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TV Antennas, the FCC, and Your HOA

Since starting this blog I’ve encountered many that want to use an antenna to watch TV. The issue that deters many of these folks is their HOA (Home Owner Association) rules and regulations. Well, today I’m going to tell you why the FCC’s Over-the-Air Reception Devices Rule or OTARD (lovely acronym) states that in a majority of cases your HOA cannot stop you from putting an antenna on your roof.

When putting together a solution to watch TV without cable, many use an antenna to watch their local channels. Unfortunately some HOA organizations have written “no antenna” clauses into their rules. Many do not realize that this is usually in direct violation of the FCC’s OTARD rule.

A Homeowners Association (HOA) or other organization can not prevent you from installing a TV antenna. This is clearly stated in the FCC OTARD rules.

What is OTARD

The Over-the-Air Reception Devices Rule (OTARD) are rules adopted by the FCC under the direction of the United States Congress according to the 1996 Telecommunications Act.

OTARD states:

The rule (47 C.F.R. Section 1.4000) has been in effect since October 1996, and it prohibits restrictions that impair the installation, maintenance or use of antennas used to receive video programming. The rule applies to video antennas including direct-to-home satellite dishes that are less than one meter (39.37″) in diameter (or of any size in Alaska), TV antennas, and wireless cable antennas. The rule prohibits most restrictions that: (1) unreasonably delay or prevent installation, maintenance or use; (2) unreasonably increase the cost of installation, maintenance or use; or (3) preclude reception of an acceptable quality signal.

I’ve heard of some HOA organizations claiming that this rule applies to only government rules and regulations and not non-governmental organizations. However, further reading of the FCC rules will prove this isn’t the case. In the Q&A section it is clearly stated:

The rule applies to restrictions imposed by local governments, including zoning, land-use or building regulations; by homeowner, townhome, condominium or cooperative association rules, including deed restrictions, covenants, by-laws and similar restrictions; and by manufactured housing (mobile home) park owners and landlords, including lease restrictions.  The rule only applies to restrictions on property where the viewer has an ownership or leasehold interest and exclusive use or control.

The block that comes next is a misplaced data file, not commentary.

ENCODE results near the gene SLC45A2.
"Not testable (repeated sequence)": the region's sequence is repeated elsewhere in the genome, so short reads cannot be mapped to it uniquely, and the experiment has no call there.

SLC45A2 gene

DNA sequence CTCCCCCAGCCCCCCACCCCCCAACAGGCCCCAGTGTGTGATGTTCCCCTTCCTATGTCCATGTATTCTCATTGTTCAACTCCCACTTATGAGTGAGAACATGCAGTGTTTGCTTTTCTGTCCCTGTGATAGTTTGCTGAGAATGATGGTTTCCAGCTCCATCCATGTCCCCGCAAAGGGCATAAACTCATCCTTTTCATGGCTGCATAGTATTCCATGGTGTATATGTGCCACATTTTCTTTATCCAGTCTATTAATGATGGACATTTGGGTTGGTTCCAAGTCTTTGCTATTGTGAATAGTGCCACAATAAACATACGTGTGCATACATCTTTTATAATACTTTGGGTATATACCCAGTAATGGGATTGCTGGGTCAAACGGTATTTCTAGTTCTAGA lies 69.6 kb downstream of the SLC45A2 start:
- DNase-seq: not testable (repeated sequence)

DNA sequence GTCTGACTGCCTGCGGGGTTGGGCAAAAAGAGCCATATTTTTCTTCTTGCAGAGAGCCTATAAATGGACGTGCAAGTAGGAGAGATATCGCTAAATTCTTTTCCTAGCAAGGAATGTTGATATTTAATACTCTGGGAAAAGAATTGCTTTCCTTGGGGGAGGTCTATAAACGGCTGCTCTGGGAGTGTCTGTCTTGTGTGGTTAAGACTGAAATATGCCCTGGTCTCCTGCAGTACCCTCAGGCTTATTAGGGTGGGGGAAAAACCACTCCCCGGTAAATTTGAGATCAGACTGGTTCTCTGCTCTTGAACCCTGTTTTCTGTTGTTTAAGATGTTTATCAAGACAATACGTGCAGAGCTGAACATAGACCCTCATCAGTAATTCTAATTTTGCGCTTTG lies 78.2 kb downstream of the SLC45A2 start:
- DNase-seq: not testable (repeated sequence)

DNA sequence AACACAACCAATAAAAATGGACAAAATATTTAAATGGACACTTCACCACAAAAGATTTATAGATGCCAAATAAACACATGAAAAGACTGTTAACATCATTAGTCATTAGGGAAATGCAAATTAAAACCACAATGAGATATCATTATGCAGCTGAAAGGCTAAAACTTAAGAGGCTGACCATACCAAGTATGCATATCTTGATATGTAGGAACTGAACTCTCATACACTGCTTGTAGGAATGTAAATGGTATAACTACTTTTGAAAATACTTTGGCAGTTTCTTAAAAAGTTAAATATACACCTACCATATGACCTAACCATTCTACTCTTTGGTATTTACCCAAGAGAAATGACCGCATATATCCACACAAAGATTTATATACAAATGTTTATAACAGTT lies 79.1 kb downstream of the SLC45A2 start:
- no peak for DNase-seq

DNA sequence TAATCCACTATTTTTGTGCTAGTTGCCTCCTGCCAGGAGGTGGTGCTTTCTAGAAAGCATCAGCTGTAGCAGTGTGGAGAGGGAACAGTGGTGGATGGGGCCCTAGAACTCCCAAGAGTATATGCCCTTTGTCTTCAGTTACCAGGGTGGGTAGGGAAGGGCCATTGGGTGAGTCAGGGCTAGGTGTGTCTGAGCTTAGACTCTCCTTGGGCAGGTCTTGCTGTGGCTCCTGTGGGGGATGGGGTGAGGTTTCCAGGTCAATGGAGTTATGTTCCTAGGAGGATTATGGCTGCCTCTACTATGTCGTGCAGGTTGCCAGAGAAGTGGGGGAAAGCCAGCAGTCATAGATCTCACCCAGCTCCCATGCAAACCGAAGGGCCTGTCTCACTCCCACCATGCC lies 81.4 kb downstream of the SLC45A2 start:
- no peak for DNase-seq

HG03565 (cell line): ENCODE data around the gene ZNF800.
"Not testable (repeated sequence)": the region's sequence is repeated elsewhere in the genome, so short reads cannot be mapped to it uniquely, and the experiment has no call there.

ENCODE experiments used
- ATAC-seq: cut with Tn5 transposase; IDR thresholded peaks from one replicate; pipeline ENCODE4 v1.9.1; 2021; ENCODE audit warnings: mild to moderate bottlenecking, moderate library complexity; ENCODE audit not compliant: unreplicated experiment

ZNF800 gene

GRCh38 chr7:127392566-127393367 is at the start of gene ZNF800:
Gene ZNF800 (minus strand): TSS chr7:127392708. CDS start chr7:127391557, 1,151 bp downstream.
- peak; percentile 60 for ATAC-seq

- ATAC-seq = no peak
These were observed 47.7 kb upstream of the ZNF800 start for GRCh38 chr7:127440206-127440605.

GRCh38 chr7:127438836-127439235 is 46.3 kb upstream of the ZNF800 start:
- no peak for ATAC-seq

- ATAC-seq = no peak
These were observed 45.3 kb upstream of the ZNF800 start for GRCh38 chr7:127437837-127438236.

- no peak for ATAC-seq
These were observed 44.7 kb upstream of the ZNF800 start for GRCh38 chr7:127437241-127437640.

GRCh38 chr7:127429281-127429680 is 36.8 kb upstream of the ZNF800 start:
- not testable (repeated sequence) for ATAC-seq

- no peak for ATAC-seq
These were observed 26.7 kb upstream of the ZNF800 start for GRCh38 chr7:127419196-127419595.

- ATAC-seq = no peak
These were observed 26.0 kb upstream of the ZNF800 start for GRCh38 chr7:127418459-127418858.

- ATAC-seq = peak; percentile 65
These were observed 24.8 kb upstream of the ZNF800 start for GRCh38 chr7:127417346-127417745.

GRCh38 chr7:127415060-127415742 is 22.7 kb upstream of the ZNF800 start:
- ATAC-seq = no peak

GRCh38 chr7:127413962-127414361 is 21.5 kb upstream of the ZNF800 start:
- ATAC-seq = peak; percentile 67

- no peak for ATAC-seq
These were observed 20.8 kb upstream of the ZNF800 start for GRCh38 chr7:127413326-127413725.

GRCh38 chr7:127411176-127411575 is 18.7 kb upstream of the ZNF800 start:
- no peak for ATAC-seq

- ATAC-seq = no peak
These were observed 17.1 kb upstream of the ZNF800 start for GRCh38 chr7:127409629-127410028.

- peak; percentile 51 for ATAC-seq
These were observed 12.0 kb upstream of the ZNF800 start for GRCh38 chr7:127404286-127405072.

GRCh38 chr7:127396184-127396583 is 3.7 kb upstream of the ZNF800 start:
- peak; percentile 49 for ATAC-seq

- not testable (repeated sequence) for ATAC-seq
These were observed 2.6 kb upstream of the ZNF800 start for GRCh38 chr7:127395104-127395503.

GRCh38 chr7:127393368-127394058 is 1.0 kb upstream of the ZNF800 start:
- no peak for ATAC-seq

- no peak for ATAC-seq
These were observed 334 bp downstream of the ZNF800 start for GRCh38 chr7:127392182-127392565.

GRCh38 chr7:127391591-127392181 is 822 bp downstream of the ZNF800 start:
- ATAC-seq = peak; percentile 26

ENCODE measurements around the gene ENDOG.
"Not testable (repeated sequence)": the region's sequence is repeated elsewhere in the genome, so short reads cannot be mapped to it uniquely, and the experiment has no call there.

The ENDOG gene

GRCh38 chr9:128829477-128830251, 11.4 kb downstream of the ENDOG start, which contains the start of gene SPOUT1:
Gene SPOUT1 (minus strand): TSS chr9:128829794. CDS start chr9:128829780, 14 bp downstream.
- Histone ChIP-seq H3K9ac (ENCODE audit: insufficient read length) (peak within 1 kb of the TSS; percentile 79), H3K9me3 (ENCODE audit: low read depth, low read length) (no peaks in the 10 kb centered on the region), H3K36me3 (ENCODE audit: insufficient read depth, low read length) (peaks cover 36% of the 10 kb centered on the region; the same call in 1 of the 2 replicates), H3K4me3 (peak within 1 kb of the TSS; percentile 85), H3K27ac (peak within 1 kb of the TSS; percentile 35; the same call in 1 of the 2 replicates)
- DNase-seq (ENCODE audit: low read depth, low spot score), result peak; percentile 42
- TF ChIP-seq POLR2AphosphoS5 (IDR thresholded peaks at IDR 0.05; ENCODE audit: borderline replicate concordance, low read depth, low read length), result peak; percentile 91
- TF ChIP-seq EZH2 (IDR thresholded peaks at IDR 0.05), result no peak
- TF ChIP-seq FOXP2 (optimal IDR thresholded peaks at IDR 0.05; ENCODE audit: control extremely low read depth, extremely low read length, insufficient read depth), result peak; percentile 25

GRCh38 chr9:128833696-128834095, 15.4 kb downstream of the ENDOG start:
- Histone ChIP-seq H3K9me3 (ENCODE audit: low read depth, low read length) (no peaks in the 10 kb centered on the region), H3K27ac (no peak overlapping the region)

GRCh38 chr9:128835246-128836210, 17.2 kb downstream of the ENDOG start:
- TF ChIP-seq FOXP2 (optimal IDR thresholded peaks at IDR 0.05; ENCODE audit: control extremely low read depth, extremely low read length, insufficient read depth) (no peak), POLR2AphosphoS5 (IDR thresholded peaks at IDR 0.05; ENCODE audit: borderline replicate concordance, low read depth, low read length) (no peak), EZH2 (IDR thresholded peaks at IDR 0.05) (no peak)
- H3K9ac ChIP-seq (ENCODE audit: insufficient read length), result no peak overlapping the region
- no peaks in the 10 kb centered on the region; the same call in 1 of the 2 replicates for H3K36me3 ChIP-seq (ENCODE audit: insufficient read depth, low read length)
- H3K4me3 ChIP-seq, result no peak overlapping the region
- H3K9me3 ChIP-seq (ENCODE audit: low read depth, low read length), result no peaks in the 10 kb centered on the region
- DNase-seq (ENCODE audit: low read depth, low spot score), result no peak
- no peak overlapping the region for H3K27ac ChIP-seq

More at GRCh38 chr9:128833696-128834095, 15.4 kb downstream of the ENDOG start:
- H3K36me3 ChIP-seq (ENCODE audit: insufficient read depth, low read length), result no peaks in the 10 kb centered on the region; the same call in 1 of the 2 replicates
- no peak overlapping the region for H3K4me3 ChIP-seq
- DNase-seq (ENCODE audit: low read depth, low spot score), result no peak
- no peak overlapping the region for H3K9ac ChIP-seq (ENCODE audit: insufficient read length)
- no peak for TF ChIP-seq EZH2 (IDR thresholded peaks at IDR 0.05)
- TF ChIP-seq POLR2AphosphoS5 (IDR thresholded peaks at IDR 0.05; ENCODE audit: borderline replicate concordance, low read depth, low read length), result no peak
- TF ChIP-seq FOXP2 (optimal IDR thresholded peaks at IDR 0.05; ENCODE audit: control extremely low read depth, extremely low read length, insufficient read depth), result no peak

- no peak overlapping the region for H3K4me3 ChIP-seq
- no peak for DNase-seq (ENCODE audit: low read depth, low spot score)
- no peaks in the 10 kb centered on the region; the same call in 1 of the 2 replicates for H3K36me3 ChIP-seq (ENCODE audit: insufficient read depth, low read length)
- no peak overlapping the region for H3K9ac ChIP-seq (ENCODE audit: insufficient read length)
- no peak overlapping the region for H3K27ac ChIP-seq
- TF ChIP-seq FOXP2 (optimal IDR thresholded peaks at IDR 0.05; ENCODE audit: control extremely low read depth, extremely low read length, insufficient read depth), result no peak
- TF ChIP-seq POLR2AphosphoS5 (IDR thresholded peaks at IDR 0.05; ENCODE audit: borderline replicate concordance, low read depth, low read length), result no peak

As you can see this pretty much covers most any private or public association or individual that may impose such a rule. There are rules on what a tenant can do to install an antenna on a dwelling they do not own.  Aside from that however, there is little leeway in terms of restricting anyone from installing a TV antenna on a property they own.

So then why do HOA continue to implement these ridiculous Antenna restrictions? I usually encounter 2 reasons. First, they are ignorant of the OTARD rules and just require a simple educating on the rules. Second, some HOAs completely misinterpret one section of OTARD. There is language that states “The rule does not apply to television antennas used to receive a distant signal.”

Also be aware that the rule prohibits your HOA from putting  a complicated process in place to get approval for your antenna, as that would “unreasonably delay” your antenna installation. This is clearly defined in OTARD:

A local restriction that prohibits all antennas would prevent viewers from receiving signals, and is prohibited by the Commission’s rule.  Procedural requirements can also unreasonably delay installation, maintenance or use of an antenna covered by this rule.  For example, local rules or regulations that require a person to obtain a permit or approval prior to installation create unreasonable delay and are generally prohibited.  Permits or prior approval necessary to serve a legitimate written safety or historic preservation purpose may be permissible.  Although a simple notification process (e.g. post installation) might be permissible, such a process cannot be used as a prior approval requirement and may not delay or increase the cost of installation.  The burden is on the association to show that a notification process does not violate our rule.

I’ve seen an HOA claim that since a TV antenna can receive a signal at a distance that they can then impose restrictions under this language. This is a misunderstanding of what “distant signal” means. A distant signal is one that originates from a distant station outside your media market. In FCC documents relating to TV broadcast carriage for cable and satellite providers the FCC defines:

A “distant station” is one that originates outside of a satellite subscriber’s local television market . . .

Therefore if a broadcast channel is in your local media market, it is cont considered a “distant signal” and an antenna cannot not be profited to receive those channels. This includes channels that are widely viewable in your area.

There are situations where an HOA can impose regulations on antennas when they act in the interests of historic preservation. There are stringent rules around such regulations and are laid out in the following language:

Restrictions necessary for historic preservation also may be permitted even if they impair installation, maintenance or use of the antenna.  To qualify for this exemption, the property may be any prehistoric or historic district, site, building, structure or object included in, or eligible for inclusion on, the National Register of Historic Places.  In addition, restrictions necessary for historic preservation must be no more burdensome than necessary to accomplish the historic preservation goal.  They also must be imposed and enforced in a non-discriminatory manner, as compared to other modern structures that are comparable in size and weight and to which local regulation would normally apply.

Therefore if you have a small outdoor antenna like the Mohu Sky 60 I have on my roof, you should be able to tuck it out of view to remain in historic compliance. There should also be ample opportunities to justify your antenna. All you would need to do is find a comparable sized modern device allowed in the community. If a device like a satellite dish is allowed then so should your antenna.